Social Media in the Middle East: The Story of 2016
The continued rise of visually orientated social networks, the dominance of Middle East social media by Facebook and the wider Facebook family, and continued tensions between telecoms providers and services which allow free internet calls, are all charted in a new report from the journalist and academic Damian Radcliffe. The study offers an up-to-date analysis of how people across the Middle East use social media.
This is Damian Radcliffe’s fifth annual study on the state of social media in the Middle East and North Africa (MENA), following previous publications covering developments in 2012, 2013, 2014 and 2015.
The findings were previewed at an internal event hosted by the BBC in London on 6th December 2016.
12 key findings - and trends - from 2016:
- Facebook remains the leading social network. Across the region Facebook has 136 million monthly users. 93% access Facebook on mobile. The number of active monthly users has tripled since 2012.
- WhatsApp – which along with Instagram is also owned by Facebook - remains the most popular direct messaging service in the region, according to data from Northwestern University in Qatar. 93% of WhatsApp users, in the six nations studied, are daily users of the app.
- Across the 16 countries covered by the annual Arab Youth Survey, 62% of young Arabs (those aged 18-24) use WhatsApp on a daily basis (ahead of Facebook at 55%).
- Instagram usage has grown from 38% of Internet users across UAE in 2014 to 60% in 2016. Usage in Saudi Arabia has jumped from 57% in 2014 to 82% in 2016. The global average is 42% (2016) up from 24% two years ago, according to the Connected Life study published by the research agency Kantar TNS.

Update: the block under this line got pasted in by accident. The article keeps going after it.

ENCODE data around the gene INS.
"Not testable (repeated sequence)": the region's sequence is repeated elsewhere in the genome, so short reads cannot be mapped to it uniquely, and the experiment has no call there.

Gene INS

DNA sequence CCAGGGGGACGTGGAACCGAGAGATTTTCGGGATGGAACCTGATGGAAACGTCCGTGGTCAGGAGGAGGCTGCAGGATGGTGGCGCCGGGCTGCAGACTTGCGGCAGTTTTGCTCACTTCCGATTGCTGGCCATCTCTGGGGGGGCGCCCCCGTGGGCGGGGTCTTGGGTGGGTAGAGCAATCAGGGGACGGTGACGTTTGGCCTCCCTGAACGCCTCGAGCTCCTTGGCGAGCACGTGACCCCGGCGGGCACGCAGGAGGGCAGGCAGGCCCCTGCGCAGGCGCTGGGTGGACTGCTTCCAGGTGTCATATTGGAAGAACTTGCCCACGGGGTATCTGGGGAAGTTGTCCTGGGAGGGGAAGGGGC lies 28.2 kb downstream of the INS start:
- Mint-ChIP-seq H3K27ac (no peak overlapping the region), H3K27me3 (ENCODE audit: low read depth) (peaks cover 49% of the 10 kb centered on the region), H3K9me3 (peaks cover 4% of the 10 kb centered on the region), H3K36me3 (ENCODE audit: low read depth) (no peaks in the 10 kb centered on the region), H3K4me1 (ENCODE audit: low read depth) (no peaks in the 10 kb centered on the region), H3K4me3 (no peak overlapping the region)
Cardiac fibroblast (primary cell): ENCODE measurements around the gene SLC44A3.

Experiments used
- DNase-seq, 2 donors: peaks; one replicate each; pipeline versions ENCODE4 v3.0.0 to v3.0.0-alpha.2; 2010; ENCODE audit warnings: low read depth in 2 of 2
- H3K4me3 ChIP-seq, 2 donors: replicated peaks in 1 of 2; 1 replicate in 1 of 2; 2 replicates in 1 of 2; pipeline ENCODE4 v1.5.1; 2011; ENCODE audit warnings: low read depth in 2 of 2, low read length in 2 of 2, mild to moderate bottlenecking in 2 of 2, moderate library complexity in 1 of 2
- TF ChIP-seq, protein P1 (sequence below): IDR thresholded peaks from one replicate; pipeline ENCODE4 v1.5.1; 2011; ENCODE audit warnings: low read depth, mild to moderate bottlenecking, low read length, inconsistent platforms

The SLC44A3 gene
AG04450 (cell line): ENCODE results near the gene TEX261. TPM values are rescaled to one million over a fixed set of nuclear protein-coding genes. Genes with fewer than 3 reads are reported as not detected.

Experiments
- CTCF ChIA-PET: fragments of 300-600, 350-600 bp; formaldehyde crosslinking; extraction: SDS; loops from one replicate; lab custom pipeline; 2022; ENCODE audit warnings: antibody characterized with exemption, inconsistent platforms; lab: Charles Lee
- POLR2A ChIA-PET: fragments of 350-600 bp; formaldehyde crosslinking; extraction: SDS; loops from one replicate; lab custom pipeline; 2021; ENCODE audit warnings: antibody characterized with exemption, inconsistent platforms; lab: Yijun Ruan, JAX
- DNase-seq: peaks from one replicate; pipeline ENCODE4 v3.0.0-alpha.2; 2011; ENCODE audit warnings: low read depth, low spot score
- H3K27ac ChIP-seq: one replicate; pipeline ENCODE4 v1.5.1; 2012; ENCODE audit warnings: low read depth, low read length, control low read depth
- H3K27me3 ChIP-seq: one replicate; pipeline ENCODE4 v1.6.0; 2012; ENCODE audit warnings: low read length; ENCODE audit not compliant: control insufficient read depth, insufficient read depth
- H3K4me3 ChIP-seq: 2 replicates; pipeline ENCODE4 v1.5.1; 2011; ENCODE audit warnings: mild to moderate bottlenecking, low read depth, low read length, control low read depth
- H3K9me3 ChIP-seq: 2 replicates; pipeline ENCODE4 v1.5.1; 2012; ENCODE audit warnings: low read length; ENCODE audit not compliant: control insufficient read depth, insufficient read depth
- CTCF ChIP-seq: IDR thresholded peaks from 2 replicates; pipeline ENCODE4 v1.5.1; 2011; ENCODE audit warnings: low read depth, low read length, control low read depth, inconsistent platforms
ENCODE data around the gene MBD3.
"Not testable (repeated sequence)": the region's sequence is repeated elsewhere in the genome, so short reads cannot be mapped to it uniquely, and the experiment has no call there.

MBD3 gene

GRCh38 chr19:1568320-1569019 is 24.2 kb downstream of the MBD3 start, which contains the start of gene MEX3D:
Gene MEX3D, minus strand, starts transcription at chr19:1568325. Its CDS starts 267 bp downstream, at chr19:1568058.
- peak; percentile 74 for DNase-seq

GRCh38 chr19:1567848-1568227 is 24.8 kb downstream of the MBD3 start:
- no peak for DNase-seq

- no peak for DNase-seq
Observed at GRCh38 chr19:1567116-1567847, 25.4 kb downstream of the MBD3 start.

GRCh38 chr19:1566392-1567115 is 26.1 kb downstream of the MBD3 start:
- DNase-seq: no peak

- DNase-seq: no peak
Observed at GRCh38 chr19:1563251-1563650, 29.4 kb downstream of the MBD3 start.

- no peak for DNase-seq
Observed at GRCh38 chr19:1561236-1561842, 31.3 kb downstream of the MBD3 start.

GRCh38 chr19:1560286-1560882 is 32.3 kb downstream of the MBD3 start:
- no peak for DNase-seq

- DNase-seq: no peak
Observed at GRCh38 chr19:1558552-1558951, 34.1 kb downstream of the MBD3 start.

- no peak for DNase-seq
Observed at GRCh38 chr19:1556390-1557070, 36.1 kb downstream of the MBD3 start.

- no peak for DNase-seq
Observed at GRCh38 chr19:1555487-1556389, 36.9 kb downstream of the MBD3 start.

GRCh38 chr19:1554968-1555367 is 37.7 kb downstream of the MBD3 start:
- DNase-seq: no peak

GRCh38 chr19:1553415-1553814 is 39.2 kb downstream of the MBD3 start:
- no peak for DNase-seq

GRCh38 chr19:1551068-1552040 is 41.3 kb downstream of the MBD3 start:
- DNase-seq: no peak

- The same study found in Saudi Arabia and UAE usage of Snapchat has tripled in two years among internet users. Usage in Saudi Arabia grew from 24% - 74% during 2014-16. In UAE, it increased from 15% - 53%. The global average was an increase from 12% to 23%.
- Instagram has overtaken Twitter, according to a survey of internet users (nationals only) in Egypt, Lebanon, Saudi Arabia, Tunisia and UAE. Data from Northwestern University in Qatar, shows that use of Instagram in these markets increased by 24% between 2013 and 2016. The number of Twitter users fell by 17% in this time, including a 12% drop in the past year.
- YouTube launched a new hub called Mosalsalat. Featuring more than 500 iconic Arabic television series, it offers over 7,000 hours of content, produced in the region. The hub contains material dating back to 1962, searchable by genre and country of origin.
- The network also created an offline viewing mode on the YouTube mobile app for users in Egypt, Jordan, Libya, Yemen, and Algeria.
- More than half (52%) of Arab youth share stories with their friends on Facebook, up 11% in the past year. Only 17% of young Arabs aged 18-24 use newspapers as a source for news. In 2011, nearly two-thirds of Arab youth (62%) claimed to use newspapers as part of their news habits.
- 71% of UAE residents will take advice from Social Media Influencers before buying a product. Facebook is the most popular channel to follow influencers in food, fashion and beauty.
- Services were restricted on a temporary, or permanent, basis across the region. In Turkey, popular services were blocked in March, July and November.In Morocco, Skype, Viber, Tango, WhatsApp and Facebook Messenger, were among the services blocked, whilst in in July, UAE issued a new law banning the use of VPNs. In September Saudi Arabia added calls from the app Line to its list of blocked services.
- Research from Northwestern University in Qatar found: “Nearly seven in 10 national internet users say they changed how they use social media due to privacy concerns, with proportions ranging from 89% of Saudis and 75% of Egyptians to 46% of Qataris”.